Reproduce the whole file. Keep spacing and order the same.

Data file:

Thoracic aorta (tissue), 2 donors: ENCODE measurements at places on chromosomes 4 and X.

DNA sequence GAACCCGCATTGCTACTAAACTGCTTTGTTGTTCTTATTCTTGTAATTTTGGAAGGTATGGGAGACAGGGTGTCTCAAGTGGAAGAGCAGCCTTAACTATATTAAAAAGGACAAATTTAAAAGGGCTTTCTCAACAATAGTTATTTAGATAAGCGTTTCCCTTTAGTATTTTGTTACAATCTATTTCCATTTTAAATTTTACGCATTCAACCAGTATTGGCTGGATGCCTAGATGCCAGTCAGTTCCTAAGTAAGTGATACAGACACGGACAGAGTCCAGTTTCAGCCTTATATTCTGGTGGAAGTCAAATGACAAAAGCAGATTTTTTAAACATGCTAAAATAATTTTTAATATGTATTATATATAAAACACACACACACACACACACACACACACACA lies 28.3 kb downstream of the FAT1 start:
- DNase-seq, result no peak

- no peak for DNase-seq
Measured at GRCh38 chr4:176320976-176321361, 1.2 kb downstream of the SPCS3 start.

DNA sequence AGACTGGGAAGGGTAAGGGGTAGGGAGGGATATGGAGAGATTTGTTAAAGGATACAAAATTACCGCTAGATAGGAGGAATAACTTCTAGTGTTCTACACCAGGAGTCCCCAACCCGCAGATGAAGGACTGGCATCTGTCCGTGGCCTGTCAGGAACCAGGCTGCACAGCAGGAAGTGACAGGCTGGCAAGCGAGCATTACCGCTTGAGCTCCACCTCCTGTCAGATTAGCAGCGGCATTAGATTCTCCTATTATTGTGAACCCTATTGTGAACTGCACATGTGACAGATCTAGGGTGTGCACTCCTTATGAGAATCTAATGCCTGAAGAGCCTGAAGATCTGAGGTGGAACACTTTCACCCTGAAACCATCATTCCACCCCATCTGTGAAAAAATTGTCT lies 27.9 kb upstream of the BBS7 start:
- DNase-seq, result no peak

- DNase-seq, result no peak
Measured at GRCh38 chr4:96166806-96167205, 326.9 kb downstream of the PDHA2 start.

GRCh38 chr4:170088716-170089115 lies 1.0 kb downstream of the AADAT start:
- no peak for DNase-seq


Thoracic aorta (tissue), 2 donors: ENCODE measurements at places on chromosomes 4 and X.

DNA sequence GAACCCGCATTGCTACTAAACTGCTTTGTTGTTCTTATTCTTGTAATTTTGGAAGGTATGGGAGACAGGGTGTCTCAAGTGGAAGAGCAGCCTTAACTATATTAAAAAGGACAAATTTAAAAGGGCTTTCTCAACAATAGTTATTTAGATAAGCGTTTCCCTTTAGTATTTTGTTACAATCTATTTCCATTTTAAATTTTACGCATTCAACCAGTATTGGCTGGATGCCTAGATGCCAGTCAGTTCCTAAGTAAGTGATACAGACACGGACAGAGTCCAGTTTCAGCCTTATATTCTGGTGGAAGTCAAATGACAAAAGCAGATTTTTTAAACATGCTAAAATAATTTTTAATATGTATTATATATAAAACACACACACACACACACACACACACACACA lies 28.3 kb downstream of the FAT1 start:
- DNase-seq, result no peak

- no peak for DNase-seq
Measured at GRCh38 chr4:176320976-176321361, 1.2 kb downstream of the SPCS3 start.

DNA sequence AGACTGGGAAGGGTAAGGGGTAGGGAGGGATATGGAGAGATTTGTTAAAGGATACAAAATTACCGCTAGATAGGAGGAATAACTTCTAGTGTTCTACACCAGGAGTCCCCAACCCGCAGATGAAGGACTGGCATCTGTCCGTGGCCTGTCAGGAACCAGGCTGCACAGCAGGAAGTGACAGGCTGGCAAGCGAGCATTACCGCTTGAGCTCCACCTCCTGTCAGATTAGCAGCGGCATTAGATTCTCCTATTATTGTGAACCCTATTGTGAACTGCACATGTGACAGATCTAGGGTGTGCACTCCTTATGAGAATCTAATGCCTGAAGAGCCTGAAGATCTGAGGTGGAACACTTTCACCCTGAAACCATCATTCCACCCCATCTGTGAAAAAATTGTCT lies 27.9 kb upstream of the BBS7 start:
- DNase-seq, result no peak

- DNase-seq, result no peak
Measured at GRCh38 chr4:96166806-96167205, 326.9 kb downstream of the PDHA2 start.

GRCh38 chr4:170088716-170089115 lies 1.0 kb downstream of the AADAT start:
- no peak for DNase-seq